|Year : 2019 | Volume
| Issue : 1 | Page : 1-3
Expanding the concept of ‘Clinical Inertia’ in diabetes
Madras Diabetes Research Foundation, ICMR Centre for Advanced Research on Diabetes; Dr. Mohan's Diabetes Specialities Centre, WHO Collaborating Centre, Noncommunicable Disease Prevention and Control and IDF Centre of Excellence in Diabetes Care, Chennai, Tamil Nadu, India
|Date of Web Publication||21-Nov-2018|
Dr. Viswanathan Mohan
Madras Diabetes Research Foundation & Dr. Mohan's Diabetes Specialities Centre, No 4, Conran Smith Road, Gopalapuram, Chennai, Tamil Nadu
Source of Support: None, Conflict of Interest: None
|How to cite this article:|
Mohan V. Expanding the concept of ‘Clinical Inertia’ in diabetes. J Diabetol 2019;10:1-3
The prevalence of diabetes is increasing exponentially all over the world, particularly in developing countries where it is now estimated that 80% of all people with diabetes live. South Asia and the Western Pacific region are now the main epicentres of the diabetes epidemic. Indeed, China and India alone contribute about 40% of all people with diabetes in the world. However, it is not just the numbers of people with diabetes which one is concerned about. More worrisome is the increasing numbers of people with complications of diabetes. Even assuming that a third of people with diabetes would ultimately develop complications, this would mean that several million people are at risk of developing eye, kidney, heart and feet complications of diabetes. It would be virtually impossible for any health system to provide treatment to millions of people with these complications.
In the natural history of type 2 diabetes, one passes through a stage of normal glucose tolerance, then goes on to the pre-diabetes stage before developing diabetes, and then finally to the stage of complications [Figure 1]. It has been shown that South Asians have a much more rapid progression to diabetes compared to the white European population. However, there is evidence to show that there is ample window of opportunity for us to intervene at each of these stages. Yet in reality, we do not intervene in time and this is what is called as ‘Clinical Inertia’. The term Clinical Inertia is classically defined as ‘Failure of healthcare providers to initiate or intensify therapy when indicated’. However, as pointed out by Khunti and Davies, this is too narrow a definition. Clinical inertia, in fact, extends throughout the entire natural history of type 2 diabetes.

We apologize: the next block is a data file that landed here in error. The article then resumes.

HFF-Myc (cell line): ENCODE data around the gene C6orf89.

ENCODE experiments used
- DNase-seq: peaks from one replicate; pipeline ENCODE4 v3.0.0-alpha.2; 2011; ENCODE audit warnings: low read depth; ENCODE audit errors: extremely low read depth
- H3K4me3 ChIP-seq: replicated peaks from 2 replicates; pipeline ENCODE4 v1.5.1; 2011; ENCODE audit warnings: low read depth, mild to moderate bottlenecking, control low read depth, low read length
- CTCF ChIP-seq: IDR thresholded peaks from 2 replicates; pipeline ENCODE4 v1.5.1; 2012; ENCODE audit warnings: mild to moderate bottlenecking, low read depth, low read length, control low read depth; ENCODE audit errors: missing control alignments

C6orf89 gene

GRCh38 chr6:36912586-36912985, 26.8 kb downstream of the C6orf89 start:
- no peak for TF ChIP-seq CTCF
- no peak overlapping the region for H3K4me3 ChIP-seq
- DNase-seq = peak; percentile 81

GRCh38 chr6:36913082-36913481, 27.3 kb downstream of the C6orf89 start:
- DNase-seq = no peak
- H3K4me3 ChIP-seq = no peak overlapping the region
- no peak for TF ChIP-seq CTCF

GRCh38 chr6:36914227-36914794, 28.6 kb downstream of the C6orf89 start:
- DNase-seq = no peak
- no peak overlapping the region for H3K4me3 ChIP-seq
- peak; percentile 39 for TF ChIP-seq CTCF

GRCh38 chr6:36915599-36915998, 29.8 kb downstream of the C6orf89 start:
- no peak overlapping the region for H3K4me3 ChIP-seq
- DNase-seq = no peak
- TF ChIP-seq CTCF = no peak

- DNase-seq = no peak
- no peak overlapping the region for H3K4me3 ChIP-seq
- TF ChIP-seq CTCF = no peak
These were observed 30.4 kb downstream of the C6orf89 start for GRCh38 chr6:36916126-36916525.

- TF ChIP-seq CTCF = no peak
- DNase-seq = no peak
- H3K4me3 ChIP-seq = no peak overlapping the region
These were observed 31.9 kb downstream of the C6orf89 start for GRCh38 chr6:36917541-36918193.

[Figure 1] also shows how clinical inertia can be present at every stage of the natural history of diabetes.
[Table 1] outlines these levels of clinical inertia in detail and the consequences of the clinical inertia at each stage.
|Table 1: Levels and consequences of clinical inertia at each stage of natural history of diabetes|
Click here to view
At the stage of normal glucose tolerance, there is an opportunity for us to intervene in the form of Primordial Prevention. Primordial prevention refers to reduction in the risk factors of diabetes such as obesity. Thus, by healthy eating and increasing physical activity, if one is able to reduce or halt the rise in obesity rates, this will have a tremendous effect in reducing the incidence and prevalence of type 2 diabetes. However, if we do not interfere at this stage, this is the starting point of clinical inertia in diabetes as they would then progress to pre-diabetes and from there to diabetes.